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Are Women Entrepreneurs Putting Their Personal Credit at Risk?

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As small business owners, we all want our businesses to survive and thrive. Sometimes, that means making personal sacrifices. But a new study [1] by Experian reveals that women business owners may be making too many sacrifices when it comes to their personal finances — and it’s putting their personal credit ratings at risk.

The study of both male and female business owners examined both business and personal credit data, then analyzed the differences between the credit profiles of the men and women entrepreneurs. Here’s what they found:

What’s behind the discrepancy? Women entrepreneurs in this study were most likely to own and operate businesses in these six industries:

Men were most likely to own and operate businesses in these six industries:

Although there is a lot of overlap here, general contracting and real estate businesses may be more likely to generate larger sales than the typical businesses run by women. Women-owned businesses typically generate lower revenues: Only 14.5 percent have sales of more than $500,000, while 24 percent of men-owned businesses do.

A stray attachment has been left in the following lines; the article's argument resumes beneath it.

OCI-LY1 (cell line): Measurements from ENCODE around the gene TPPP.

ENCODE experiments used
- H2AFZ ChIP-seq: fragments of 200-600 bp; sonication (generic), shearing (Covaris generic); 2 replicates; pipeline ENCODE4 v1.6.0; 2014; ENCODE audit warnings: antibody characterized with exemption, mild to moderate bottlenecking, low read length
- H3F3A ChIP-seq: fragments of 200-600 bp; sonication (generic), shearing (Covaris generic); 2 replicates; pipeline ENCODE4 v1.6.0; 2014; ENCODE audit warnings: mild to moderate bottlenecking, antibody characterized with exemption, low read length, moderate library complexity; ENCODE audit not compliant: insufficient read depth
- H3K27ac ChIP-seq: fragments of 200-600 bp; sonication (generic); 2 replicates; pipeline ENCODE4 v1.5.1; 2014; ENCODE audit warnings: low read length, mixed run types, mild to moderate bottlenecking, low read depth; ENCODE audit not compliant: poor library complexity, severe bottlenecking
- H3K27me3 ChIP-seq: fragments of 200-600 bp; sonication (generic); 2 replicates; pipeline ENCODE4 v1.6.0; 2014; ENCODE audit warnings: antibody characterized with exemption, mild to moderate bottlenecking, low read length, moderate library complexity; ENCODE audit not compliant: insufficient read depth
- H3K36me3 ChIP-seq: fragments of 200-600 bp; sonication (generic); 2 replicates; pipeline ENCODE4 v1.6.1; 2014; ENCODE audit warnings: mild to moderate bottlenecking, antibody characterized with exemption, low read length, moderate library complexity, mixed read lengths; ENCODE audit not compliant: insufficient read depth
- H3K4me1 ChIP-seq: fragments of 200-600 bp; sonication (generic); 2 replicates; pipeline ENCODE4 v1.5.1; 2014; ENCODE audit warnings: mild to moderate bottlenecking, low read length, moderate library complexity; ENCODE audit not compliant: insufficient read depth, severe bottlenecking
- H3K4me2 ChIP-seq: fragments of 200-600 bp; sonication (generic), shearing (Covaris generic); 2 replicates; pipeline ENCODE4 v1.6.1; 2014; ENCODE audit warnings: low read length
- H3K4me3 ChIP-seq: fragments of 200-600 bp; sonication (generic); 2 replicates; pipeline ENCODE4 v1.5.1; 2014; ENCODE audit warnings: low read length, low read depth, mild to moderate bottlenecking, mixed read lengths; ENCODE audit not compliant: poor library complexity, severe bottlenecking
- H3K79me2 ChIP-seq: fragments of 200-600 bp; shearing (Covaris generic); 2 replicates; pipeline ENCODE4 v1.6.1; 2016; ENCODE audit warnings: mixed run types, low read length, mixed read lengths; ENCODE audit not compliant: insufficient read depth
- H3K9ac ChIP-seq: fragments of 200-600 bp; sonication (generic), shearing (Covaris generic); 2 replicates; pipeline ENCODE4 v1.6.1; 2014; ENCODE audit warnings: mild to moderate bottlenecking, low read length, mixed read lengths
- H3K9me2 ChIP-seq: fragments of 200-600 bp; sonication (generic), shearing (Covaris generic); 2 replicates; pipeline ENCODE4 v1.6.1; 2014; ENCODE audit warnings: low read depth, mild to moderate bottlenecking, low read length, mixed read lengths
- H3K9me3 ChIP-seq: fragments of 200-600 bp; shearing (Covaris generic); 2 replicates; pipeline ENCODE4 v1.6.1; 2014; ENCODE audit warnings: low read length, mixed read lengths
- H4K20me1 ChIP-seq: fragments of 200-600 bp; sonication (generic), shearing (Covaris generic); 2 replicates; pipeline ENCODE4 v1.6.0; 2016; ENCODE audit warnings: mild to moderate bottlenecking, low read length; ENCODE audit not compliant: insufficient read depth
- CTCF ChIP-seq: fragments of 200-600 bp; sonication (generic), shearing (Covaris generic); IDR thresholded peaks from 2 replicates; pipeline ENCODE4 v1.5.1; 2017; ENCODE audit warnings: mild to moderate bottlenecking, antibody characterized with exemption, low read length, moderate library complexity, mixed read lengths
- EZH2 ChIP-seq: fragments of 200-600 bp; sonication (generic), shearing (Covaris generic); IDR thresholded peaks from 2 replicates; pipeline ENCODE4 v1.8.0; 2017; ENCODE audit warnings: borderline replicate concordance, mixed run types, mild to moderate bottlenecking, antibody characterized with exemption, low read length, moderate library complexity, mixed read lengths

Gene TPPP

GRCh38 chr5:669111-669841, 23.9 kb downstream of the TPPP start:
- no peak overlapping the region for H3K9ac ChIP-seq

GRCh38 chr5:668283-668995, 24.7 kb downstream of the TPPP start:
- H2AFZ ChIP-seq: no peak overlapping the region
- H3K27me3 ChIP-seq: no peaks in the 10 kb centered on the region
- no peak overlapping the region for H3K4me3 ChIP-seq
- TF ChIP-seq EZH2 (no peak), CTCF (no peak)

In addition, women-owned businesses pay their bills 8.4 days past due, while male-owned businesses pay theirs an average of 8.1 days past due.

Women’s more limited access to commercial credit is reflected in the study. Just 18.5 percent of women-owned businesses have one or more open commercial trade accounts, while 22 percent of men-owned businesses do.

As a result, women are more likely to turn to their personal credit to finance business operation and growth. Over 25 percent of women entrepreneurs have 10 to 19 tradelines open on their personal credit files; just 17.5 percent of male business owners do.

Women are also more likely than men to have delinquent personal credit accounts. In the last 24 months, women entrepreneurs had an average of 1.3 personal credit accounts become 90 or more days past due, compared to an average of 0.9 for male entrepreneurs.

What gives? When women business owners can’t get access to capital and credit they need through commercial channels, they’re forced to turn to their personal credit to keep their businesses running. This can be risky, affecting your ability to pay off personal obligations and ultimately hurting your personal and business credit rating.

What can you do if you find yourself in this bind?

Businesswoman [2] Photo via Shutterstock